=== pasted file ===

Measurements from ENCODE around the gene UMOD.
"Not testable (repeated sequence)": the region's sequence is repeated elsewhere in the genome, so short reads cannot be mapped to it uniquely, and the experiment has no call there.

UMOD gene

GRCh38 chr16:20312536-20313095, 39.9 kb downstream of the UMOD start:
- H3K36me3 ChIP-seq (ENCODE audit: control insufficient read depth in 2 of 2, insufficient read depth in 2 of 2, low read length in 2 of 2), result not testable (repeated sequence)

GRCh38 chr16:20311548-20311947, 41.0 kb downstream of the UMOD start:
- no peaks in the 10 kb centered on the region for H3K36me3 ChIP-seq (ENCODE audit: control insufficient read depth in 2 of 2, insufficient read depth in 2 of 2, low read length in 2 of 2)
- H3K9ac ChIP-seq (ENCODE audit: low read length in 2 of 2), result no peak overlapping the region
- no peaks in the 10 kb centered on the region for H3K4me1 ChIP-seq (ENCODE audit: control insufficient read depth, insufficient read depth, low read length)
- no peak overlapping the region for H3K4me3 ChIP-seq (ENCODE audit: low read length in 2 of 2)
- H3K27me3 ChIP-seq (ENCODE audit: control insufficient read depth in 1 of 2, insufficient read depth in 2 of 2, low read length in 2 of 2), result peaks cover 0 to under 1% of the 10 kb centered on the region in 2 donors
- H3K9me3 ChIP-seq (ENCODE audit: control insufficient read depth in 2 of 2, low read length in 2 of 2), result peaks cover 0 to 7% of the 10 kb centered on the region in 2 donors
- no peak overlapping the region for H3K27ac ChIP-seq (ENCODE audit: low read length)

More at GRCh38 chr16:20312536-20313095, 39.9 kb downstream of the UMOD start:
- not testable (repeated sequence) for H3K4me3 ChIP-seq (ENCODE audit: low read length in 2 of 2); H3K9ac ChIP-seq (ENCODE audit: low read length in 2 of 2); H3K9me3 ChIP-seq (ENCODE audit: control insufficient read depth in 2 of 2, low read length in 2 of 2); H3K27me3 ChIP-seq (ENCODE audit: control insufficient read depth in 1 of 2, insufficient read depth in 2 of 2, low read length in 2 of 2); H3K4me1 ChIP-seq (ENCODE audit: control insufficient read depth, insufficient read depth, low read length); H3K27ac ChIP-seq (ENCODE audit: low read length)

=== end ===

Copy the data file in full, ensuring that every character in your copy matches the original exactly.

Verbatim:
Measurements from ENCODE around the gene UMOD.
"Not testable (repeated sequence)": the region's sequence is repeated elsewhere in the genome, so short reads cannot be mapped to it uniquely, and the experiment has no call there.

UMOD gene

GRCh38 chr16:20312536-20313095, 39.9 kb downstream of the UMOD start:
- H3K36me3 ChIP-seq (ENCODE audit: control insufficient read depth in 2 of 2, insufficient read depth in 2 of 2, low read length in 2 of 2), result not testable (repeated sequence)

GRCh38 chr16:20311548-20311947, 41.0 kb downstream of the UMOD start:
- no peaks in the 10 kb centered on the region for H3K36me3 ChIP-seq (ENCODE audit: control insufficient read depth in 2 of 2, insufficient read depth in 2 of 2, low read length in 2 of 2)
- H3K9ac ChIP-seq (ENCODE audit: low read length in 2 of 2), result no peak overlapping the region
- no peaks in the 10 kb centered on the region for H3K4me1 ChIP-seq (ENCODE audit: control insufficient read depth, insufficient read depth, low read length)
- no peak overlapping the region for H3K4me3 ChIP-seq (ENCODE audit: low read length in 2 of 2)
- H3K27me3 ChIP-seq (ENCODE audit: control insufficient read depth in 1 of 2, insufficient read depth in 2 of 2, low read length in 2 of 2), result peaks cover 0 to under 1% of the 10 kb centered on the region in 2 donors
- H3K9me3 ChIP-seq (ENCODE audit: control insufficient read depth in 2 of 2, low read length in 2 of 2), result peaks cover 0 to 7% of the 10 kb centered on the region in 2 donors
- no peak overlapping the region for H3K27ac ChIP-seq (ENCODE audit: low read length)

More at GRCh38 chr16:20312536-20313095, 39.9 kb downstream of the UMOD start:
- not testable (repeated sequence) for H3K4me3 ChIP-seq (ENCODE audit: low read length in 2 of 2); H3K9ac ChIP-seq (ENCODE audit: low read length in 2 of 2); H3K9me3 ChIP-seq (ENCODE audit: control insufficient read depth in 2 of 2, low read length in 2 of 2); H3K27me3 ChIP-seq (ENCODE audit: control insufficient read depth in 1 of 2, insufficient read depth in 2 of 2, low read length in 2 of 2); H3K4me1 ChIP-seq (ENCODE audit: control insufficient read depth, insufficient read depth, low read length); H3K27ac ChIP-seq (ENCODE audit: low read length)